I coach a U10 boys recreational soccer team. In my area, we generally have more players wanting to play than coaches available to field teams. That said, some degree of turnover on a team seems to be normal but I have noticed lower turnover with each season.

I have a looming problem for this next season. My current roster is full (it's capped by the league) and all of the players have tentatively indicated they want to return next season. The parents of a former player recently contacted me and asked if their son could play on my team again next season instead of the competitive team he currently plays on.

So the problem is having a past player who wants to play but possibly not having a slot in the roster for him.

In the past, I have guaranteed slots on the next season's team to returning players. That has seemed the most "fair", but I'll acknowledge that has created logistical friction when the club has new players needing a team and I can't get the parents of the returning player to provide an answer. And by "fair", maybe I really just mean easy.

The player wanting to play is a good player, and having him on the team would help pull up the skills for the rest of the team.

Of the players I would consider cutting, their minds simply aren't focused on soccer. Specifically, they make most of the practices and games, but not all due to other commitments. And even when they are at a practice or game, they're frequently distracted by something else like the clouds or the grass or ...

On the one hand, that's completely developmentally appropriate. On the other hand, their absences and lack of focus pull down the rest of the team. For example, they'll miss plays during a game because they weren't paying attention or they'll interfere with practice because they're aren't following instructions.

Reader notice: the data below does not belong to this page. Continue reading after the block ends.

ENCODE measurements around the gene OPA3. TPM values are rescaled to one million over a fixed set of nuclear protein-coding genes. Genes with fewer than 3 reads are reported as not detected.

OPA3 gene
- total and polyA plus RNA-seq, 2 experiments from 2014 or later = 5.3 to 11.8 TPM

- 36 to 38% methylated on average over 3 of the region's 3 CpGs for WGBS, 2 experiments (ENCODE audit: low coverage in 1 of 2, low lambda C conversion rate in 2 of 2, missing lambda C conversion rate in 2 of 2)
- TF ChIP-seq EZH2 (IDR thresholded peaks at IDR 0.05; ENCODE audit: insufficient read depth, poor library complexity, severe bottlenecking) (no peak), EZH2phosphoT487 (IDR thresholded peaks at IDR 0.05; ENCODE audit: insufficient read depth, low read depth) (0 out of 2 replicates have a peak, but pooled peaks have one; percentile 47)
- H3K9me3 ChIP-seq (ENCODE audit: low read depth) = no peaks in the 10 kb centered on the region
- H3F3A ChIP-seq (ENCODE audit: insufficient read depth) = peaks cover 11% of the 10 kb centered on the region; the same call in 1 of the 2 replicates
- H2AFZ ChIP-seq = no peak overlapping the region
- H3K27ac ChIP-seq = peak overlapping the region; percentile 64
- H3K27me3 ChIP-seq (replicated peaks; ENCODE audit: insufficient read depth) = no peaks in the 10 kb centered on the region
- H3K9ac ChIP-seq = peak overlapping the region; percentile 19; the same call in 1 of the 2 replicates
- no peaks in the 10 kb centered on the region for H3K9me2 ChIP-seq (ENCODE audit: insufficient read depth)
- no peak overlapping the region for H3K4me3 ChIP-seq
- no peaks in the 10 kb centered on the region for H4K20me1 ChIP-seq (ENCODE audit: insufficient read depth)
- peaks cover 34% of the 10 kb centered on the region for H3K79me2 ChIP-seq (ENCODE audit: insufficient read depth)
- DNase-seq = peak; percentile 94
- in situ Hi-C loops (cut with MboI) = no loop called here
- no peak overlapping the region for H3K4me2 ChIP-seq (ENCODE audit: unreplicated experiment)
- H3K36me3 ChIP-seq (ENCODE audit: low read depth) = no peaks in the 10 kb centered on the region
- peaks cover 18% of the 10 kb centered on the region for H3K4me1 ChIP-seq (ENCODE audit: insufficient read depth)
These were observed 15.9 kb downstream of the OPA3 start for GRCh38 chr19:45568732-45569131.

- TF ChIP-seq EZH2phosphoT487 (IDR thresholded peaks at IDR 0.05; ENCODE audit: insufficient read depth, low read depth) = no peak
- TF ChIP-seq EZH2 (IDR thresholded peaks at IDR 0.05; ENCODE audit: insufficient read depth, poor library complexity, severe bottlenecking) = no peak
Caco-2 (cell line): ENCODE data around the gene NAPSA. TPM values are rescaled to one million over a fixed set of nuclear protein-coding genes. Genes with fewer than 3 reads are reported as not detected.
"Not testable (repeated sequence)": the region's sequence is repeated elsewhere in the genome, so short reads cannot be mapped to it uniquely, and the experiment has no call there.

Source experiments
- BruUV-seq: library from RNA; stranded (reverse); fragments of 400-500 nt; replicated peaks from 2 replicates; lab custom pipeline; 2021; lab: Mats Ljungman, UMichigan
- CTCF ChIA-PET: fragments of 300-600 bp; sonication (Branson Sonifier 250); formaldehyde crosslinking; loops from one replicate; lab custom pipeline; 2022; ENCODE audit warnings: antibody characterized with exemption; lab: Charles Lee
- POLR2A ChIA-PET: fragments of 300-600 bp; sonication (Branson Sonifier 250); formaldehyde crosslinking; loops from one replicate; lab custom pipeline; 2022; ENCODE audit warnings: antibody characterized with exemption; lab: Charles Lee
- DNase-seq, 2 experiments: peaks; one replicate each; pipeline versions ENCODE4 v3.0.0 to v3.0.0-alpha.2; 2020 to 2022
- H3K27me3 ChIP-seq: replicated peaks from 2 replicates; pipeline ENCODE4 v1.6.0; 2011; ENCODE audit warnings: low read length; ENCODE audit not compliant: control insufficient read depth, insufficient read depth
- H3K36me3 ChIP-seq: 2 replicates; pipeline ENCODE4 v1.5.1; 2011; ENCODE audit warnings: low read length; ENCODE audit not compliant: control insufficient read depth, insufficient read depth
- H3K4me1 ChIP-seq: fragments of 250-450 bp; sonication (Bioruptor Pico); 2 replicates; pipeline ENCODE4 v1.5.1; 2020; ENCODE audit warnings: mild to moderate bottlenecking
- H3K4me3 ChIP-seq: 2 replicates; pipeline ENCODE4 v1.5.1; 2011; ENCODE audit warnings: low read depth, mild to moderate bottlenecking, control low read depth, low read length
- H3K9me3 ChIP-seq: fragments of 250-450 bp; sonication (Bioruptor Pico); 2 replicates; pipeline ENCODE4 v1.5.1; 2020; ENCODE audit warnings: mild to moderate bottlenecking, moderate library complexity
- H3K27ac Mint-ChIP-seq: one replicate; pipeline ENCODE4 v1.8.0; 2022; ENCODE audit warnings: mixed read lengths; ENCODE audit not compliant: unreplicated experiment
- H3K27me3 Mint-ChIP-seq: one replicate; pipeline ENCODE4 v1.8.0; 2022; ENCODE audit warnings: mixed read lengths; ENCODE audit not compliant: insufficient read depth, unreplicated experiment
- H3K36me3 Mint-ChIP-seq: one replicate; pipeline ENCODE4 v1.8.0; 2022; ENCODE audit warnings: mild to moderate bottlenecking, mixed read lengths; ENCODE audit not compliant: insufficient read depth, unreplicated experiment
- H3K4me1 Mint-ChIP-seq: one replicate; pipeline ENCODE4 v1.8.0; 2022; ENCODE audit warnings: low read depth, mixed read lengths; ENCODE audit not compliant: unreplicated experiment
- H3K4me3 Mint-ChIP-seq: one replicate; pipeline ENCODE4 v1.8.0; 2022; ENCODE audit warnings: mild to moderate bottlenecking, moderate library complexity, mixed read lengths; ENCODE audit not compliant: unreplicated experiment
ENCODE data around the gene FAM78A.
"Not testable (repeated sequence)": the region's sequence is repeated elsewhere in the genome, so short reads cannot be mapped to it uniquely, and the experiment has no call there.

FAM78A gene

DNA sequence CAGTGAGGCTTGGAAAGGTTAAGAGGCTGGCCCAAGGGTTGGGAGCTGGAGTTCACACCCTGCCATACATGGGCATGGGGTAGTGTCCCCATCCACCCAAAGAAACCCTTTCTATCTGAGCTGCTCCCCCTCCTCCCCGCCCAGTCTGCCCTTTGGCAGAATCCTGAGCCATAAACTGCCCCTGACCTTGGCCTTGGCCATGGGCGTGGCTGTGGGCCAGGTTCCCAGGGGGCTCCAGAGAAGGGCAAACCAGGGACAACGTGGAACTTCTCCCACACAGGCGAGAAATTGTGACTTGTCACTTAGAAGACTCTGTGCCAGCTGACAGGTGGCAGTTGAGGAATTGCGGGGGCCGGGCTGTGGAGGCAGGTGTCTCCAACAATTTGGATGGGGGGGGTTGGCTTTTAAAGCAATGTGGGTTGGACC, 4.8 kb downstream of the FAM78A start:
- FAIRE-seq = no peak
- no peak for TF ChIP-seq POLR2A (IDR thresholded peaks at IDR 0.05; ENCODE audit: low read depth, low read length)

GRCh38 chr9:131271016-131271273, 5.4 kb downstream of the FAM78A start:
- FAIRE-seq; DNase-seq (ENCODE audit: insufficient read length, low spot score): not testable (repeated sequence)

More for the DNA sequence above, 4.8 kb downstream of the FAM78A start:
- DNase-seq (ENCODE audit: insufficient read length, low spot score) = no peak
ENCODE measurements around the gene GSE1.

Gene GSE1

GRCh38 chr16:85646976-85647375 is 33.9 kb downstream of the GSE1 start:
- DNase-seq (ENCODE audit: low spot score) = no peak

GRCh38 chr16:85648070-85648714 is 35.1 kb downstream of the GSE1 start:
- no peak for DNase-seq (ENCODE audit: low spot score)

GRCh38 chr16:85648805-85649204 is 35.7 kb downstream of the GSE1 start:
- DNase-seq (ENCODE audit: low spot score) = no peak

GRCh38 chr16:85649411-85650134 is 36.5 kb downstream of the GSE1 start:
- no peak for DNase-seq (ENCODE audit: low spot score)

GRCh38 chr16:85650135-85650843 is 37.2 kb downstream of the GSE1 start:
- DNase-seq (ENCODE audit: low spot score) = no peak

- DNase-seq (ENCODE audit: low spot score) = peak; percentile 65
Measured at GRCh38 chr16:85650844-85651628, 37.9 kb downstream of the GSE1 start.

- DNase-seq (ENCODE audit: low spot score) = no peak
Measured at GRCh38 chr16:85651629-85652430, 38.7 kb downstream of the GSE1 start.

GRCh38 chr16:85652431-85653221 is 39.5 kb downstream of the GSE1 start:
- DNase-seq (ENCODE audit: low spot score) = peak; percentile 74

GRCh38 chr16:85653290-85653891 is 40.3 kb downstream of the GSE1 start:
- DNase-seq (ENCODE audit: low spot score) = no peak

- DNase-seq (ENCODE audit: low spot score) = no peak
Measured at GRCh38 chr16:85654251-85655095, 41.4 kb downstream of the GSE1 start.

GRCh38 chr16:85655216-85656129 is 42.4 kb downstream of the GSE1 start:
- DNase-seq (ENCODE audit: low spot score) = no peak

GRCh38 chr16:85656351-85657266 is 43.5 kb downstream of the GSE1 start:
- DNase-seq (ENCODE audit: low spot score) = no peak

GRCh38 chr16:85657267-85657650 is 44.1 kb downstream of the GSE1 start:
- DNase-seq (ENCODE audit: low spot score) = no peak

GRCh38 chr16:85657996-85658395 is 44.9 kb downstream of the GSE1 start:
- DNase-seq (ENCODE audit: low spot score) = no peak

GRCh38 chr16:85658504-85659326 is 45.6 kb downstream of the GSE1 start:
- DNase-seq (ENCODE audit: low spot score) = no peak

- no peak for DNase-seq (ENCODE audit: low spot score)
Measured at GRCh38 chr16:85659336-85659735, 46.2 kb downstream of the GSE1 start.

My question:

Given my looming problem, I'm trying to figure out if my current guaranteed slot policy is the best approach and if that's truly fair to all of the players involved.

On a competitive or premier team, the answer is easy as there is a stated focus on building the best team and the coach is expected to replace under-performing players with stronger ones when possible.

On a recreational team, the focus is on fair play; skills development; and developing a passion for the sport. The crux of the question is how to balance between what's fair for an individual player versus what's fair or beneficial for the rest of the team.


1 Answer 1


Seems to me this is pretty similar to how our park district does things for sports/gymnastics classes/teams. They have a slightly different approach.

What they do is have an early signup period, during which the only option is to confirm your enrollment for the next season/year/whatever of the exact class/sport you're in: same exact schedule, etc. So if you're in Thursday Nights Soccer, you can re-register for Thursday Nights Soccer, but can't change to Tuesday Afternoons or whatever.

Then, a week later, regular signup begins. This gives parents a week to make up their mind. After regular signup begins, it's up to first come first serve. You still can reregister - if there's a spot open, but you could lose your spot if enough new people already applied before you got around to registering.

You could easily do something similar. Decide on a date. Tell everyone they have until that date to officially register (pay, confirm explicitly they'll be playing, etc., with an understanding that they will only do this if they absolutely will be playing next year). Then, if there are some slots open after this period, your returning player is welcome to the slot (as long as he/she pays/commits). Set that date fairly early - before your current season is done, typically, so you have more leverage.

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